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    We investigate the mass structure of a strong gravitational lens galaxy at z = 0.350, taking advantage of the milliarcsecond (mas) angular resolution of very long baseline interferometric (VLBI) observations. In the first analysis of its kind at this resolution, we jointly infer the lens model parameters and pixellated radio source surface brightness. We consider several lens models of increasing complexity, starting from an elliptical power-law density profile. We extend this model to include angular multipole structures, a separate stellar mass component, additional nearby field galaxies, and/or a generic external potential. We compare these models using their relative Bayesian log-evidence (Bayes factor). We find strong evidence for angular structure in the lens; our best model is comprised of a power-law profile plus multipole perturbations and external potential, with a Bayes factor of +14984 relative to the elliptical power-law model. It is noteworthy that the elliptical power-law mass distribution is a remarkably good fit on its own, with additional model complexity correcting the deflection angles only at the ∼5 mas level. We also consider the effects of added complexity in the lens model on time-delay cosmography and flux-ratio analyses. We find that an overly simplistic power-law ellipsoid lens model can biasmore »the measurement of H0 by ∼3 per cent and mimic flux ratio anomalies of ∼8 per cent. Our results demonstrate the power of high-resolution VLBI observations to provide strong constraints on the inner density profiles of lens galaxies.

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  2. Free, publicly-accessible full text available August 1, 2023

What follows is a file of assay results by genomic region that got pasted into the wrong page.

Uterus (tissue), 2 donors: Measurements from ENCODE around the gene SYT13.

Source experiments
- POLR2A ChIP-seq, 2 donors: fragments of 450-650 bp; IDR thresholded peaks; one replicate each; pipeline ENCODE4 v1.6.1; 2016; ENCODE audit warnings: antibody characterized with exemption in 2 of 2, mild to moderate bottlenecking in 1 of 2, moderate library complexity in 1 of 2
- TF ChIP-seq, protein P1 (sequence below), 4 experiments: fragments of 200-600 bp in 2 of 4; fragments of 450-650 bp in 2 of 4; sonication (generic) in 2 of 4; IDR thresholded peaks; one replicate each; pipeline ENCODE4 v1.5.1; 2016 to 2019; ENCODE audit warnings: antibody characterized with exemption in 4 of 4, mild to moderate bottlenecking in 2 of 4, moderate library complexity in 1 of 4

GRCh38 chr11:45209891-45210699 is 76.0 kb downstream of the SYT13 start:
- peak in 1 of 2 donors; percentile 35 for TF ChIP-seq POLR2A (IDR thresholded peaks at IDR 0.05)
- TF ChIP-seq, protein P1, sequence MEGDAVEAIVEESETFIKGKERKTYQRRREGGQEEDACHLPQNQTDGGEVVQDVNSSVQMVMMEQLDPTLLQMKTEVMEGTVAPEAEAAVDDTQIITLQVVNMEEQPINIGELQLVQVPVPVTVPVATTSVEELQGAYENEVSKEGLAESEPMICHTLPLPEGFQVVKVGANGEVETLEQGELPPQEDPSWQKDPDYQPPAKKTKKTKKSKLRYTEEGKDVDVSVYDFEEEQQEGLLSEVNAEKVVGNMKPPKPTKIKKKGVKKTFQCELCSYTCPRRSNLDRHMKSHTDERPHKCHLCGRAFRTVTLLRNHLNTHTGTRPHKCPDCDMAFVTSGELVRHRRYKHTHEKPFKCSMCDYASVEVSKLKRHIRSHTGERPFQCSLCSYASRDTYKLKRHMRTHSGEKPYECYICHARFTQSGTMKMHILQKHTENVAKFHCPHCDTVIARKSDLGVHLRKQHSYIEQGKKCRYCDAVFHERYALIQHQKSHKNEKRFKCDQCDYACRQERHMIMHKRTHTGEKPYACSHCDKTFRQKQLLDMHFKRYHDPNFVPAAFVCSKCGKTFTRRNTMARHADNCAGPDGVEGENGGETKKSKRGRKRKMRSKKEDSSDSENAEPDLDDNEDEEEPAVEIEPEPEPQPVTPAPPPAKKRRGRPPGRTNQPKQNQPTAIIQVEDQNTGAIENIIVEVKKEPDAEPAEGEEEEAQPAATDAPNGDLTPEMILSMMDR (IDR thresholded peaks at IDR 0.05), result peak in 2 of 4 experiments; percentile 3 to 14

Strongly lensed quasars can provide measurements of the Hubble constant (H0) independent of any other methods. One of the key ingredients is exquisite high-resolution imaging data, such as Hubble Space Telescope (HST) imaging and adaptive-optics (AO) imaging from ground-based telescopes, which provide strong constraints on the mass distribution of the lensing galaxy. In this work, we expand on the previous analysis of three time-delay lenses with AO imaging (RX J1131−1231, HE 0435−1223, and PG 1115+080), and perform a joint analysis of J0924+0219 by using AO imaging from the Keck telescope, obtained as part of the Strong lensing at High Angular Resolution Program (SHARP) AO effort, with HST imaging to constrain the mass distribution of the lensing galaxy. Under the assumption of a flat Λ cold dark matter (ΛCDM) model with fixed Ωm = 0.3, we show that by marginalizing over two different kinds of mass models (power-law and composite models) and their transformed mass profiles via a mass-sheet transformation, we obtain $\Delta t_{\rm BA}=6.89\substack{+0.8\\-0.7}\, h^{-1}\hat{\sigma }_{v}^{2}$ d, $\Delta t_{\rm CA}=10.7\substack{+1.6\\-1.2}\, h^{-1}\hat{\sigma }_{v}^{2}$ d, and $\Delta t_{\rm DA}=7.70\substack{+1.0\\-0.9}\, h^{-1}\hat{\sigma }_{v}^{2}$ d, where $h=H_{0}/100\,\rm km\, s^{-1}\, Mpc^{-1}$ is the dimensionless Hubble constant and $\hat{\sigma }_{v}=\sigma ^{\rm ob}_{v}/(280\,\rm km\, s^{-1})$ is the scaled dimensionless velocity dispersion. Future measurements of timemore »delays with 10 per cent uncertainty and velocity dispersion with 5 per cent uncertainty would yield a H0 constraint of ∼15 per cent precision.